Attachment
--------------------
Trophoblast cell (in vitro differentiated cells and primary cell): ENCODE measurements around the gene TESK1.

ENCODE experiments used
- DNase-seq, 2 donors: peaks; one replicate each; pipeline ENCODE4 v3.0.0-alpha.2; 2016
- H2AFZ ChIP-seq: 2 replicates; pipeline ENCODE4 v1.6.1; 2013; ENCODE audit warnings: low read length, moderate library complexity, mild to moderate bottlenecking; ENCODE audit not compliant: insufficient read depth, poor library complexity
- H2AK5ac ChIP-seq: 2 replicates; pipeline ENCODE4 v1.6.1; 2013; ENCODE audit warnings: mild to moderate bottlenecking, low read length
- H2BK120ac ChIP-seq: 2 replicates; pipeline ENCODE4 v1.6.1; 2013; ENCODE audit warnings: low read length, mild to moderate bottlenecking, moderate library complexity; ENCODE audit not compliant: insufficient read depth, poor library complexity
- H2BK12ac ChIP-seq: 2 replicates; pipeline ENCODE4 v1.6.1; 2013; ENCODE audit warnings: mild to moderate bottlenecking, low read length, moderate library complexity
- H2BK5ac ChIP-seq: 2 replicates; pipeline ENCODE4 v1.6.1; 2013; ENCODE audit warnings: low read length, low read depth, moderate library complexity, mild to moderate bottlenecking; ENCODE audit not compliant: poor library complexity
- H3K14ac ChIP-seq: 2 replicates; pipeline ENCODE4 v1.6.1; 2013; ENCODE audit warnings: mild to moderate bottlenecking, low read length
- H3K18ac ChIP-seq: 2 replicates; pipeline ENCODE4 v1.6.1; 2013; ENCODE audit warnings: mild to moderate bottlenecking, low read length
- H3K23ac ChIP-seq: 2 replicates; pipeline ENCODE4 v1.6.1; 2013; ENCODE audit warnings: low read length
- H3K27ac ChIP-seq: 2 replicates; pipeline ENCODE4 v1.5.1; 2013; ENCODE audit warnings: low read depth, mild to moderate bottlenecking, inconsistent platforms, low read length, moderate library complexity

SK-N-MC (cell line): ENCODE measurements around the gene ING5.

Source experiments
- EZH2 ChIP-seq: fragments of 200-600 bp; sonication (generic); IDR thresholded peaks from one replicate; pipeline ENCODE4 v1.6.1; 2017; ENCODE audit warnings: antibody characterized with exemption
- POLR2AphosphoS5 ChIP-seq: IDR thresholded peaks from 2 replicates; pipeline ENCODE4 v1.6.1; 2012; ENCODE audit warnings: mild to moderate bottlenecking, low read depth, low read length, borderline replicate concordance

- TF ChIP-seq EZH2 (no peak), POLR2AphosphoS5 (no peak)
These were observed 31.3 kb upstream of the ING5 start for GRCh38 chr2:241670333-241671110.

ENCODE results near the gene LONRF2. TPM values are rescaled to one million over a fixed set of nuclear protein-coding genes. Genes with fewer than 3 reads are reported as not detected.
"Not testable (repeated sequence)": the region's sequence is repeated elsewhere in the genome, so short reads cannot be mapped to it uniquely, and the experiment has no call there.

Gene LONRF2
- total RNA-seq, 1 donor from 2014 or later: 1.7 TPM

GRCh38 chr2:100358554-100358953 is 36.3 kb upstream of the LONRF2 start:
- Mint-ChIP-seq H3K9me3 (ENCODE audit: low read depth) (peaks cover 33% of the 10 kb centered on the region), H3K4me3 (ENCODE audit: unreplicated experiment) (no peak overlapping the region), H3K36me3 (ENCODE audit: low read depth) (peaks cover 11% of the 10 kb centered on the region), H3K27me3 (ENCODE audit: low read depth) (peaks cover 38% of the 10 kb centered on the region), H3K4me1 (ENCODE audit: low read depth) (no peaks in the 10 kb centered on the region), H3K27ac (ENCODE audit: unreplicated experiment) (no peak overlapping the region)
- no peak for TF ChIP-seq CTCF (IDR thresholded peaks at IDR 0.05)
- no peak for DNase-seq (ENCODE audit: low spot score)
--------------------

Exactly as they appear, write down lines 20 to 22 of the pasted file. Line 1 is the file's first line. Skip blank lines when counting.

"Not testable (repeated sequence)": the region's sequence is repeated elsewhere in the genome, so short reads cannot be mapped to it uniquely, and the experiment has no call there.

Gene LONRF2
- total RNA-seq, 1 donor from 2014 or later: 1.7 TPM